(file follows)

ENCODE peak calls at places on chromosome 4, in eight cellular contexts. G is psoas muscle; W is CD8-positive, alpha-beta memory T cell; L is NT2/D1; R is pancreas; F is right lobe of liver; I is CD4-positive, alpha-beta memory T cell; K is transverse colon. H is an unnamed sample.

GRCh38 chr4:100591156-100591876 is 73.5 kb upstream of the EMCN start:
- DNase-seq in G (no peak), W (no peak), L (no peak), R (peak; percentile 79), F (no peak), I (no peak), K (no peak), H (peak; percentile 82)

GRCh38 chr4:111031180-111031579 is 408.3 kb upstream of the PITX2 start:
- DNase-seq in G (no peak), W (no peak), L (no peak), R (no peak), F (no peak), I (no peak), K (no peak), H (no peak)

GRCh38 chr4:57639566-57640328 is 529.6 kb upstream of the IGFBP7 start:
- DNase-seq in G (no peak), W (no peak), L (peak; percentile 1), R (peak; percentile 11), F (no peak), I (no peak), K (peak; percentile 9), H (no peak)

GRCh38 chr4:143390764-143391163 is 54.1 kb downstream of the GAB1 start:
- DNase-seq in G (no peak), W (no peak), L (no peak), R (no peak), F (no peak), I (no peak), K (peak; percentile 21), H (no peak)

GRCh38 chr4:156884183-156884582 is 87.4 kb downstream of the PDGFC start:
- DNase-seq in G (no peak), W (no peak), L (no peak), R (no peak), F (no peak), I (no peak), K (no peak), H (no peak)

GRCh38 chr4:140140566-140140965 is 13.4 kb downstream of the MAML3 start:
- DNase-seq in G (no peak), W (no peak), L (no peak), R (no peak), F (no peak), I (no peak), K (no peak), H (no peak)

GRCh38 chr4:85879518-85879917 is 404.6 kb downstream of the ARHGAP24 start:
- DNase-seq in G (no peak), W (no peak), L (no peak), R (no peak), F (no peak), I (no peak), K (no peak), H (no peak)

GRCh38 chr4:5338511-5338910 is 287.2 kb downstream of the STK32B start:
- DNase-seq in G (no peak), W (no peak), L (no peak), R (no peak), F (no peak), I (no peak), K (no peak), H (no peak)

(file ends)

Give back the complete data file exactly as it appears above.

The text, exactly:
ENCODE peak calls at places on chromosome 4, in eight cellular contexts. G is psoas muscle; W is CD8-positive, alpha-beta memory T cell; L is NT2/D1; R is pancreas; F is right lobe of liver; I is CD4-positive, alpha-beta memory T cell; K is transverse colon. H is an unnamed sample.

GRCh38 chr4:100591156-100591876 is 73.5 kb upstream of the EMCN start:
- DNase-seq in G (no peak), W (no peak), L (no peak), R (peak; percentile 79), F (no peak), I (no peak), K (no peak), H (peak; percentile 82)

GRCh38 chr4:111031180-111031579 is 408.3 kb upstream of the PITX2 start:
- DNase-seq in G (no peak), W (no peak), L (no peak), R (no peak), F (no peak), I (no peak), K (no peak), H (no peak)

GRCh38 chr4:57639566-57640328 is 529.6 kb upstream of the IGFBP7 start:
- DNase-seq in G (no peak), W (no peak), L (peak; percentile 1), R (peak; percentile 11), F (no peak), I (no peak), K (peak; percentile 9), H (no peak)

GRCh38 chr4:143390764-143391163 is 54.1 kb downstream of the GAB1 start:
- DNase-seq in G (no peak), W (no peak), L (no peak), R (no peak), F (no peak), I (no peak), K (peak; percentile 21), H (no peak)

GRCh38 chr4:156884183-156884582 is 87.4 kb downstream of the PDGFC start:
- DNase-seq in G (no peak), W (no peak), L (no peak), R (no peak), F (no peak), I (no peak), K (no peak), H (no peak)

GRCh38 chr4:140140566-140140965 is 13.4 kb downstream of the MAML3 start:
- DNase-seq in G (no peak), W (no peak), L (no peak), R (no peak), F (no peak), I (no peak), K (no peak), H (no peak)

GRCh38 chr4:85879518-85879917 is 404.6 kb downstream of the ARHGAP24 start:
- DNase-seq in G (no peak), W (no peak), L (no peak), R (no peak), F (no peak), I (no peak), K (no peak), H (no peak)

GRCh38 chr4:5338511-5338910 is 287.2 kb downstream of the STK32B start:
- DNase-seq in G (no peak), W (no peak), L (no peak), R (no peak), F (no peak), I (no peak), K (no peak), H (no peak)